Singtel and Telin to build new subsea cable linking Singapore and Batam

The two telco operators agreed to build the 100km Indonesia Singapore Cable System (INSICA), which is expected to be operational in the fourth quarter of 2026.

Gigi Onag, Senior Editor, APAC

May 31, 2024

3 Min Read
Subsea cables on ocean floor
Source: Sybille Reuter/Alamy Stock Photo

Singtel and Indonesia's Telin have formed a consortium to build a new submarine cable system connecting Singapore and Batam island in Indonesia.

In a statement released Friday, the two Southeast Asian telco operators said they have signed a memorandum of understanding to build the 100km Indonesia Singapore Cable System (INSICA), which is expected to be operational in the fourth quarter of 2026.

According to the telco operators, the INSICA will feature a 24-fiber pair subsea cable and two diverse terrestrial cable paths, offering a maximum capacity of up to 20 terabits per second per fiber pair. They added that the new diverse link provided by INSICA will enhance network protection and reliability, ensuring uninterrupted 24/7 operations for data centers.

Ooi Seng Keat, vice president of digital infrastructure & services at Singtel, noted that Batam is emerging as a prime location for data centers due to its close proximity to Singapore – underlining the need for a new subsea system that would carry Internet traffic between the two locations.

"With this cable system, we’ll be able to enhance the connectivity between the countries to support the intensive, higher power density AI workloads of enterprises and cloud companies. The development of the INSICA cable system is yet another step that we’re taking in architecting a hyper-connected, digital ecosystem to serve the long-term demands of the region’s digital future and boost the regional economy," said Ooi in a statement.

Related:Singapore banking on green strategies to drive data center expansion

Growing subsea cable system networks

Batam is located just 20km off the coast of Singapore. At present, there are 11 subsea cable systems connecting the island to the outside world.

Based on data from TeleGeography, three new cable systems under construction (besides the newly announced INSICA) will have a landing station on the island. These are Apricot, which is slated for service in 2026; Asia Connect Cable-1 and the Hawaiki Nui 1 – both expected to be operational in 2027.

These subsea cable systems are essential in supporting the growing number of data centers operating in Batam.

"The global submarine cable market is poised for unprecedented growth over the next decade, positioning Batam and Singapore as prime locations for data center investments. The INSICA submarine cable will address the critical need for data center interconnectivity among these key strategic locations," Telin CEO Budi Satria Dharma Purba, said in a statement.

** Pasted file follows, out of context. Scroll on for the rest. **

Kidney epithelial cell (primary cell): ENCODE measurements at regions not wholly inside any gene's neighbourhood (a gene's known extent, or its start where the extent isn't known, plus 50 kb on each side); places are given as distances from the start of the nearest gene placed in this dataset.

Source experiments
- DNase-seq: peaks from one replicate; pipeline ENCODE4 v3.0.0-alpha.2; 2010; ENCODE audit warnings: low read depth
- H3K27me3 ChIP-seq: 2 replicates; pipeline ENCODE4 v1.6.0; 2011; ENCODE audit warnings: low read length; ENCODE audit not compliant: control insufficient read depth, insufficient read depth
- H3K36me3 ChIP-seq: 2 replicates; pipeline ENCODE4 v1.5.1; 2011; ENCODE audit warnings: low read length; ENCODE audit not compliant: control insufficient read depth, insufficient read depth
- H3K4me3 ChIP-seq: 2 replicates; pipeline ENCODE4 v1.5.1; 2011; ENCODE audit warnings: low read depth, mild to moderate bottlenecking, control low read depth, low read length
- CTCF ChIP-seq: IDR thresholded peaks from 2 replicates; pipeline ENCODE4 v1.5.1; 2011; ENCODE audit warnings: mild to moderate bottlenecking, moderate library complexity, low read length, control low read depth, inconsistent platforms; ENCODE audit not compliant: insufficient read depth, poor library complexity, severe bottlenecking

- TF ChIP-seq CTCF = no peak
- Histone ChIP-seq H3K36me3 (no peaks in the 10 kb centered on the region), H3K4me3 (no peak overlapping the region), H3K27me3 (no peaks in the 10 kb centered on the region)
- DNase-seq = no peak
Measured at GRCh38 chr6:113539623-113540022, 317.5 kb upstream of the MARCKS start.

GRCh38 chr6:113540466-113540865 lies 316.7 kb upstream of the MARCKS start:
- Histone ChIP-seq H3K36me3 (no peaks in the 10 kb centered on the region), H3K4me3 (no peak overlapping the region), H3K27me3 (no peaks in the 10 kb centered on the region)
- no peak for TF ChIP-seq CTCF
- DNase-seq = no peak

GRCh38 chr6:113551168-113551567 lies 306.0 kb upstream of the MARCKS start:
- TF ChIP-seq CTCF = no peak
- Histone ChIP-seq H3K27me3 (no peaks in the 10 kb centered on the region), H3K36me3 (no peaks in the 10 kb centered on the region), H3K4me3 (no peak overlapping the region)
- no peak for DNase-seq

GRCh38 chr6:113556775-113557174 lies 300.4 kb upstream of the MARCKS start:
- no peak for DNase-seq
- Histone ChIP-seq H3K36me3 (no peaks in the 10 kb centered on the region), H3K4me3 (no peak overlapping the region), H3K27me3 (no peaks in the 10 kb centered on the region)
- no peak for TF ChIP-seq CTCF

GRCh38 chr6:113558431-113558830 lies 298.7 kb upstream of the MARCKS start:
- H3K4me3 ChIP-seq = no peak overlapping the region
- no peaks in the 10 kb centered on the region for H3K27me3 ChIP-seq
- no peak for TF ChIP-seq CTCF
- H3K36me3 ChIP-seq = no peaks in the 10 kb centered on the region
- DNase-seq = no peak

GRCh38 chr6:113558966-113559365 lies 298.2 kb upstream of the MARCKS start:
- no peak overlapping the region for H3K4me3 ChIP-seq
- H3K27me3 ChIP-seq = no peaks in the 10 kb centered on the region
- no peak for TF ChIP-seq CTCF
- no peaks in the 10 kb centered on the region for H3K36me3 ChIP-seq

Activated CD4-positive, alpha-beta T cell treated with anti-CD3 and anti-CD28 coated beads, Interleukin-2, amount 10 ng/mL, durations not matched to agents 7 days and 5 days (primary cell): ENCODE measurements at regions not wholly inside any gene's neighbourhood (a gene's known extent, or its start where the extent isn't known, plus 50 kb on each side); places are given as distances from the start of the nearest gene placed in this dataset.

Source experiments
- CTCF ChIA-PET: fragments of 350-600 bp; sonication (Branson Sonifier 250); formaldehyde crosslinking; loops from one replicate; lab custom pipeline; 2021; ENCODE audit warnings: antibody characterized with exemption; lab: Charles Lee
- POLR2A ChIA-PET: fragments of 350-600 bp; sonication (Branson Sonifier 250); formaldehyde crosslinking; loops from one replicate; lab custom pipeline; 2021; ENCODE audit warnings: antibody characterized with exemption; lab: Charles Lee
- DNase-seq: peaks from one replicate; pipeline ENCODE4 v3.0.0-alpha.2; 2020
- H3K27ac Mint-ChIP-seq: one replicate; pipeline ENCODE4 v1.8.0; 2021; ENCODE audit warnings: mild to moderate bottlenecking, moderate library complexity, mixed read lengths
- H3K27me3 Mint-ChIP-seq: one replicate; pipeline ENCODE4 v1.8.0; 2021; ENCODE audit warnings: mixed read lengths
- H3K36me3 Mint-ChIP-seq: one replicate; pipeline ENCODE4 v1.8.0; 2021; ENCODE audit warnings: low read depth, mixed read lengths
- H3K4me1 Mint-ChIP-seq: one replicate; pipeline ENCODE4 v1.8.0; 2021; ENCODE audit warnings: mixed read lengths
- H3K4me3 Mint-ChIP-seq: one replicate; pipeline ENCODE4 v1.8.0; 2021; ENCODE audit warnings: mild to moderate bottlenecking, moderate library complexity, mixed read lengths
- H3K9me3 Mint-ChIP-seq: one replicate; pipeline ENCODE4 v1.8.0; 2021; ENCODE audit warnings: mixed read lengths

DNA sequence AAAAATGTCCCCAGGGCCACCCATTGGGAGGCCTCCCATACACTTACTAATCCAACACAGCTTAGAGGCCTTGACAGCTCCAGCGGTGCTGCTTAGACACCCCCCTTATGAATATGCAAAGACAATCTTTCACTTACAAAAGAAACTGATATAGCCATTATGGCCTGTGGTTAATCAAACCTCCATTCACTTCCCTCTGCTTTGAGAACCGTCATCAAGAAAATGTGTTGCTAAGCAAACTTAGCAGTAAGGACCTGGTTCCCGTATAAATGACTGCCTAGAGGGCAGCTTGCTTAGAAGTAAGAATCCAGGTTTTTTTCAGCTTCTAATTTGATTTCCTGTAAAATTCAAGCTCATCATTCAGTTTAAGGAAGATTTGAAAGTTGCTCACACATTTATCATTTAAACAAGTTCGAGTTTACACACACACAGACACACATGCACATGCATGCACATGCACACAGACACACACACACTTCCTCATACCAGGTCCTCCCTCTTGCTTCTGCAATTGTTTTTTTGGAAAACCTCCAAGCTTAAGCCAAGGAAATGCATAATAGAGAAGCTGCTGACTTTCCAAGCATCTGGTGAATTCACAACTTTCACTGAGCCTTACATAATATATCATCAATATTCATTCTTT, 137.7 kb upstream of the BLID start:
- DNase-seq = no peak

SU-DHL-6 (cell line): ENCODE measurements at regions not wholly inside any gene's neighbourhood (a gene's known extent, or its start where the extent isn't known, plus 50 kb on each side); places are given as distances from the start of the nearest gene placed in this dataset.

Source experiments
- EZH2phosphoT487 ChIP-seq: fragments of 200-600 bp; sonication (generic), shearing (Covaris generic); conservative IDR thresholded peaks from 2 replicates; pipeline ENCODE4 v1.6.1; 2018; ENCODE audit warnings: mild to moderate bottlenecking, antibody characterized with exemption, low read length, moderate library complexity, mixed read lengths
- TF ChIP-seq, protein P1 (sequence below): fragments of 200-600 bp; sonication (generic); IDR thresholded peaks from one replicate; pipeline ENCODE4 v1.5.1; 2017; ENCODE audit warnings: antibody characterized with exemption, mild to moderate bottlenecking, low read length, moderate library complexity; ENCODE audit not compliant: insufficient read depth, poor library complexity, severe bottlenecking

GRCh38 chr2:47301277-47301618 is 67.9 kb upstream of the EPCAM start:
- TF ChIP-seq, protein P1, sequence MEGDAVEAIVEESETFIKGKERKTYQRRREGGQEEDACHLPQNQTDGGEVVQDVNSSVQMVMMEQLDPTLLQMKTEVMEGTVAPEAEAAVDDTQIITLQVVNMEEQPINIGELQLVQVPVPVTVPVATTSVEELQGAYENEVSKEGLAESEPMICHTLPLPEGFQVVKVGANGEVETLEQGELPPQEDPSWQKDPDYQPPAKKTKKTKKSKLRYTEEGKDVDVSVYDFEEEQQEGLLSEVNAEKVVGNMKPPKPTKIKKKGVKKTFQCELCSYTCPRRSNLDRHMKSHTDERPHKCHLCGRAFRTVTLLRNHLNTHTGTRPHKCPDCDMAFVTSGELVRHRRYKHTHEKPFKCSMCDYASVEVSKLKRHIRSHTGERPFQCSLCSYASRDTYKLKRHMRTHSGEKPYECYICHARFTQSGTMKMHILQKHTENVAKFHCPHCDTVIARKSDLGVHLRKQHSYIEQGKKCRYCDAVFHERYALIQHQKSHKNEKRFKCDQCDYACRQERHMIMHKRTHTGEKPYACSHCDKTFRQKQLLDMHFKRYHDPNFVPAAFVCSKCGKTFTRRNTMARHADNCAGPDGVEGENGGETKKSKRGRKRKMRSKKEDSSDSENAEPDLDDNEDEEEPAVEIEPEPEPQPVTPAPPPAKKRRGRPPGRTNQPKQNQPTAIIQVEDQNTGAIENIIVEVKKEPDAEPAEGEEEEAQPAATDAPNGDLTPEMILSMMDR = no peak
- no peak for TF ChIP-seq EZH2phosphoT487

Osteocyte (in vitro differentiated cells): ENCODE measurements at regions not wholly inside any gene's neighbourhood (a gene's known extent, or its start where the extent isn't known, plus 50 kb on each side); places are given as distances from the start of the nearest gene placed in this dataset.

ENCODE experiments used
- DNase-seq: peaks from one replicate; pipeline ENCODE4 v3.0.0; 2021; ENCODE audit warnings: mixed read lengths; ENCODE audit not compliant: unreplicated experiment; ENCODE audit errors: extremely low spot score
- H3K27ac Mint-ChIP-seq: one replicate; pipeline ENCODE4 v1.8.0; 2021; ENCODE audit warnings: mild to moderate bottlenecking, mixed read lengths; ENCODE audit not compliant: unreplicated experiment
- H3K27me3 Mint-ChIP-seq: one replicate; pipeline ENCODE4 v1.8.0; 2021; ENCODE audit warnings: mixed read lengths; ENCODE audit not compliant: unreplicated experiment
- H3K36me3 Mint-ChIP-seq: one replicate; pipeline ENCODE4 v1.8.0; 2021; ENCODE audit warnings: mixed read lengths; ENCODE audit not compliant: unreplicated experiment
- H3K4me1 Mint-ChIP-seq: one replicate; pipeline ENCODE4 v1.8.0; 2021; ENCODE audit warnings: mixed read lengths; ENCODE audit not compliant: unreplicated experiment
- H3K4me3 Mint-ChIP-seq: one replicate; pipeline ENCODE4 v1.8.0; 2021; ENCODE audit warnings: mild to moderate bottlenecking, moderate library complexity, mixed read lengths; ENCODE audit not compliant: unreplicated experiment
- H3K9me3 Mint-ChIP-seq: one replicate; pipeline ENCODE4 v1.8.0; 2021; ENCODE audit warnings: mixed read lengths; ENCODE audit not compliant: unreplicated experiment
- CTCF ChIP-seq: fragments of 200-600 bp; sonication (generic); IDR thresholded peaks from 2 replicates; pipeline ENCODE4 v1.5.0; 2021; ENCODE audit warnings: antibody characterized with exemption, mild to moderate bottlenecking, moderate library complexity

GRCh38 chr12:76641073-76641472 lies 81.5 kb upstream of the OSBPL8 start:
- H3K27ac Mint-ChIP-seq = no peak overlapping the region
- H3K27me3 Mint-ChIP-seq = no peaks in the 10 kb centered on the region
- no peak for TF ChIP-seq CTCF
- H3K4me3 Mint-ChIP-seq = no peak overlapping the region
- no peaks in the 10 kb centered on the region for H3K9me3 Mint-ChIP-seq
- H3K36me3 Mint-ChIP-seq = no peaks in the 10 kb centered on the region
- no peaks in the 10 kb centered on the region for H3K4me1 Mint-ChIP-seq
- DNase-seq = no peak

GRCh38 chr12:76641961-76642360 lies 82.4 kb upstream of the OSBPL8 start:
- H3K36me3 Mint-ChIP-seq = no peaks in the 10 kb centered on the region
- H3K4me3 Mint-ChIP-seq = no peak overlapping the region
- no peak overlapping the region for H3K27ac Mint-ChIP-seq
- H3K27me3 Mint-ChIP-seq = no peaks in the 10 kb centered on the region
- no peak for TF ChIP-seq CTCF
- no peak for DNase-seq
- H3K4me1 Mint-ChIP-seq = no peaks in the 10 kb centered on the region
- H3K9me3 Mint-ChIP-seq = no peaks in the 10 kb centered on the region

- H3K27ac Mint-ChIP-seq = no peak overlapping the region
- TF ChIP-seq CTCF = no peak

He added that the direct connectivity between data centers will also support the deployment of emerging technologies, such as the Internet of Things, robotics, AI and data analytics, all of which require high bandwidth and low latency for commercial-scale and real-time applications.

Batam – as well as Johor in Malaysia – has become an alternative location for data center operators looking to expand into Southeast Asia.

It started five years ago, when the Singapore government stopped the construction of new data centers in response to environmental concerns. While the moratorium was lifted a year ago, DC operators are required to comply with strict regulations for new facilities.

In a blog published in September, real estate company Jones Lang LaSalle singled out the Indonesian island as an ideal site for data center operations.

"Batam is quickly becoming a hotbed for data centers. The island has over one million people and is a major economic hub in the region. In June 2021, the Indonesian government designated one region in Batam, named Nongsa, as a Special Economic Zone for digital economy and tourism," according to blog author Desita Nanlohy.

Nanlohy added: "Nongsa and Batam are poised to become the 'digital bridge' between Singapore and Indonesia, as they have the potential to meet the growing demand for technological talent, sustainable electricity, land for data centers and capacity."


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About the Author(s)

Gigi Onag

Senior Editor, APAC, Light Reading

Gigi Onag is Senior Editor, APAC, Light Reading. She has been a technology journalist for more than 15 years, covering various aspects of enterprise IT across Asia-Pacific.

She started with regional IT publications under CMP Asia (now Informa), including Asia Computer Weekly, Intelligent Enterprise Asia and Network Computing Asia and Teledotcom Asia. This was followed by stints with Computerworld Hong Kong and sister publications FutureIoT and FutureCIO. She had contributed articles to South China Morning Post, TechTarget and PC Market among others.

She interspersed her career as a technology editor with a brief sojourn into public relations before returning to journalism, joining the editorial team of Mix Magazine, a MICE publication and its sister publication Business Traveller Asia Pacific.

Gigi is based in Hong Kong and is keen to delve deeper into the region’s wide wild world of telecoms.

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